Page One: Inside the New York Times
Documentary finds America’s foremost daily paper struggling with the future—and itself
Published: June 29, 2011
Page One: Inside the New York Times
Directed by Andrew Rossi
Opens July 1 at the Charles Theatre
“You have lived through the worst cyclical recession the publishing business has ever seen in modern times,” New York Times media columnist and culture reporter David Carr tells the attendees at a publishing conference in his Minneapolis, Minn., hometown toward the end of director Andrew Rossi’s compelling documentary Page One: Inside the New York Times. They’re in what looks like a hotel meeting space; it’s one of the smaller conference rooms. “Look around you, you’re still here. Don’t think about the people that are gone. Think about the people that made it. It’s a really big deal. It demonstrates, No. 1, that you are a bunch of tenacious motherfuckers, I’ll tell you that. You have proven you cannot be killed.”
Over the course of Page’s 88 minutes, Carr emerges as its de facto focus: He’s old-school journalism’s dogged pugilist who still has a number of good jabs in him, verbally dressing down Vice editors and newser.com mouthpiece Michael Wolff while simultaneously being an ideal representative of the necessary growing pains the Times had to endure in order to survive in the 21st century’s new-media landscape. For roughly one year, 2009-’10, Rossi and his camera were granted impressive access to the Times’ newsroom, particularly its media desk: editor Bruce Headlam; reporters Tim Arango, Richard Perez-Pena, and Brian Stelter; and columnist Carr. This period, as Carr acknowledges above, coincided with an often devastating drop in print advertising, leading to layoffs and buyouts throughout all aspects of American journalism, including the Times.
At the same time, the Gray Lady was trying to shape-shift and handle stories and sourcing issues brought on by this constantly changing new-media scrum: the emergence of Julian Assange’s WikiLeaks with the Afghan war logs and the eventual Times partnership (along with The Guardian and Der Spiegel) with the activist-journalism hybrid, NBC Universal’s merger with Comcast, the release of the iPad and the reconsideration of paywalls for online news content, and, via Carr, the reprehensible corporate culture at the Tribune Co. (the Baltimore Sun’s parent) that contributed to its bankruptcy. And the colorful Carr is the perfect human story to anchor Page’s peek behind the scenes of an ink-on-paper news institution learning how to stand up and tweet in the digital age. As the doc lets him confess, Carr is the former New Journalism devotee, drug addict, and single parent on welfare who has performed a career metamorphosis to become one of the Times’ better-known online names, thanks to his Carpetbagger blog and a very active Twitter feed. Still, there’s something about Carr, with his smoker’s rasp and no-BS attitude, speaking at the Minneapolis publishing conference that feels a tad like Warren Oates motivating who’s left before a Mexican wardlord’s henchmen gun them down.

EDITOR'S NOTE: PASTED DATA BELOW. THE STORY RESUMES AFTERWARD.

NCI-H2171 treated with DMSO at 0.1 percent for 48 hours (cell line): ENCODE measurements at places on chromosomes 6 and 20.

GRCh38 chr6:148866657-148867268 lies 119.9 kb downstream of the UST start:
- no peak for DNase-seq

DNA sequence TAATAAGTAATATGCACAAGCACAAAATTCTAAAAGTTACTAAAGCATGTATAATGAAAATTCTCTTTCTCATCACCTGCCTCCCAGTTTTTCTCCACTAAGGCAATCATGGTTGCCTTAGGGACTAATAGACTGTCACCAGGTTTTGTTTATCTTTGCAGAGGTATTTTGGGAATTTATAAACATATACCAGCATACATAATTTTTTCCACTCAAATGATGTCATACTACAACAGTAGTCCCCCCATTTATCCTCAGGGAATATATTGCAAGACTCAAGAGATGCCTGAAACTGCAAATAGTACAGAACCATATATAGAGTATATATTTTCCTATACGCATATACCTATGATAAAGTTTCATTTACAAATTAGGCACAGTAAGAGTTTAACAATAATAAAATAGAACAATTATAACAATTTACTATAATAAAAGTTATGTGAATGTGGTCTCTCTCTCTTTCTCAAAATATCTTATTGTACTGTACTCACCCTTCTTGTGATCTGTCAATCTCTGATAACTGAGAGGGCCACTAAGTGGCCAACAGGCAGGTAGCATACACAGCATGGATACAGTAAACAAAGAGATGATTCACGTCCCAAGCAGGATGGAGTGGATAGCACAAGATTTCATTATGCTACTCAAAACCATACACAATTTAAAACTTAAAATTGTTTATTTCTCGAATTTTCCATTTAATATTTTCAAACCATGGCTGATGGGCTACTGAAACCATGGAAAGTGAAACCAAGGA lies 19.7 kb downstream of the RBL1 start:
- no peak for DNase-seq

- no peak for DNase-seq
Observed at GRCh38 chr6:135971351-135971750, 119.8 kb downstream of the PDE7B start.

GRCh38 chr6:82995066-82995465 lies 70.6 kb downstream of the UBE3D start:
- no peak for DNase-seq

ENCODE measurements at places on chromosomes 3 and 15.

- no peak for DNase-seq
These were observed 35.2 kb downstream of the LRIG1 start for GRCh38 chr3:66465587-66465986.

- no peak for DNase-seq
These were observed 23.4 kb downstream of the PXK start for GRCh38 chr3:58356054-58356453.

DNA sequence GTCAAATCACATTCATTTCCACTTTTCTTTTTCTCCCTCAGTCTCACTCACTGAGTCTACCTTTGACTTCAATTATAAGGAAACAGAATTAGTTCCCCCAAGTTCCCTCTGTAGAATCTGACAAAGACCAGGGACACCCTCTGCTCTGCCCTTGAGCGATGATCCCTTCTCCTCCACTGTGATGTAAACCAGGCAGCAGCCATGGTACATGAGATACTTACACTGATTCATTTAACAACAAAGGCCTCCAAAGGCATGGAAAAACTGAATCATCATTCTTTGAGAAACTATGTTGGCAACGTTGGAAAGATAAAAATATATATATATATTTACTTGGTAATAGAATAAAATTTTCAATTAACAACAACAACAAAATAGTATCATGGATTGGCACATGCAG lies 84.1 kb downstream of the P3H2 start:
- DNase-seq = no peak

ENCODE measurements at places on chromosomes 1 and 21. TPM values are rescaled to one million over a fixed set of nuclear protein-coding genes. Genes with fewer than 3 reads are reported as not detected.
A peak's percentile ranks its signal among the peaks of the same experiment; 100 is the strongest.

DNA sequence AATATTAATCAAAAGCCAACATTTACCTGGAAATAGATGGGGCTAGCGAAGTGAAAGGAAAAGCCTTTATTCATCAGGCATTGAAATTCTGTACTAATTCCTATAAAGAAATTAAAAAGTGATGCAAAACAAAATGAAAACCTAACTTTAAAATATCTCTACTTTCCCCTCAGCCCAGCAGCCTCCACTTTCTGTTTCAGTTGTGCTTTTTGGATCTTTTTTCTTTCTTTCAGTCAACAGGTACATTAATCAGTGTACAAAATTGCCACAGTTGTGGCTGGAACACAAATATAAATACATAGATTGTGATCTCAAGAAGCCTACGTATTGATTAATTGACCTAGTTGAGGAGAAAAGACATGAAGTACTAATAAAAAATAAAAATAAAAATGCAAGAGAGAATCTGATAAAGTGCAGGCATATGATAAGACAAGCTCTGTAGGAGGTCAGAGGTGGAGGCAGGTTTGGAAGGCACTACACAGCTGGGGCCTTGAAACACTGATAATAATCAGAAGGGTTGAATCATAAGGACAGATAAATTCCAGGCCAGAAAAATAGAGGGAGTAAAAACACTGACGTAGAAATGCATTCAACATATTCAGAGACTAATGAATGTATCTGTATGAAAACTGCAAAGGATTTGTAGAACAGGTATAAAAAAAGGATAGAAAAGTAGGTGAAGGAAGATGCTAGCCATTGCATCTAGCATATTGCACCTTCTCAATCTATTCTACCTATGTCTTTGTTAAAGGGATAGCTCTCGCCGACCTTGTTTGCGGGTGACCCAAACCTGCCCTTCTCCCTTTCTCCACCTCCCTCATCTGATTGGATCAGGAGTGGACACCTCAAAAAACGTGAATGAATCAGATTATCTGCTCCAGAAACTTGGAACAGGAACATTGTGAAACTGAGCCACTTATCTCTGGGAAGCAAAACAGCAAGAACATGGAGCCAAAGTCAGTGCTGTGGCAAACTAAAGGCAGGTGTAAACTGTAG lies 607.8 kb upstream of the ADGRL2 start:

If there’s any nagging issue with the engaging Page, it’s a preaching-to-the-choir-to-get-it-to-sing patina. It’s difficult to imagine anybody still employed in journalism—or people who are just news junkies—not being seduced by its arc of a newspaper and its journalists fighting the good fight of tracking down sources, fact-checking narratives, possessing healthy skepticism, and trying to speak truth to power. That’s what newspapers are supposed to do. That’s what Rossi captures the wonderfully even-keeled editor Headlam doing: listening to his reporters, constantly asking questions, making sure all the “i”s are dotted, and taking those calls from people who are trying to stop stories from going forward. That’s what newspapers have always done, as Page alludes to in interviews with Gay Talese (the former Times writer and author of 1969’s The Kingdom and the Power: Behind the Scenes at The New York Times: The Institution That Influences the World), discussion of Daniel Ellsberg and the Pentagon Papers, and interviews with former Washington Post Watergate scandal reporter Carl Bernstein. And in such company, Page offers yet another glowing argument for why traditional journalism matters: Reporters write history’s first draft, warts and all, and no single person can do that by him/herself.
Page is less successful at reaching those not already on the news-matters boat: Nothing in it is going to convince a devoted news-aggregator consumer that traditional news has an inherent value that isn’t free. More problematic, Page’s discussion about publishing’s imperiled business model in a print-versus-web culture are familiar and, like most discussions of it even right now, speculative and partial, if only because nobody has outlined the plan that’s going to work.
These question marks sometimes lend the documentary a vacillating tone: You suspect Page feels it’s telling a story of a minor victory in an ongoing campaign (it concludes with then Times Executive Editor Bill Keller announcing 2010 Pulitzer finalists to the newsroom) while at the same time a tad unsure just how the paper is going to fare in the long war. Page opens with a sequence of an issue of the Times being made—the same big rolls of newsprint heading to the presses and finished copies being loaded onto trucks that formed the nostalgic coda to 2009’s State of Play, whose undertow was the end of traditional print journalism. Only Carr, ever incredulous, appears to consider the unthinkable: a world without traditional shoe-leather journalism. In the scene preceding his presentation to the conference, Rossi’s camera catches Carr talking candidly about his appearance as he drives there: “We’re just going to gather around the campfire and say, ‘We’re all right—aren’t we? Are we OK?’”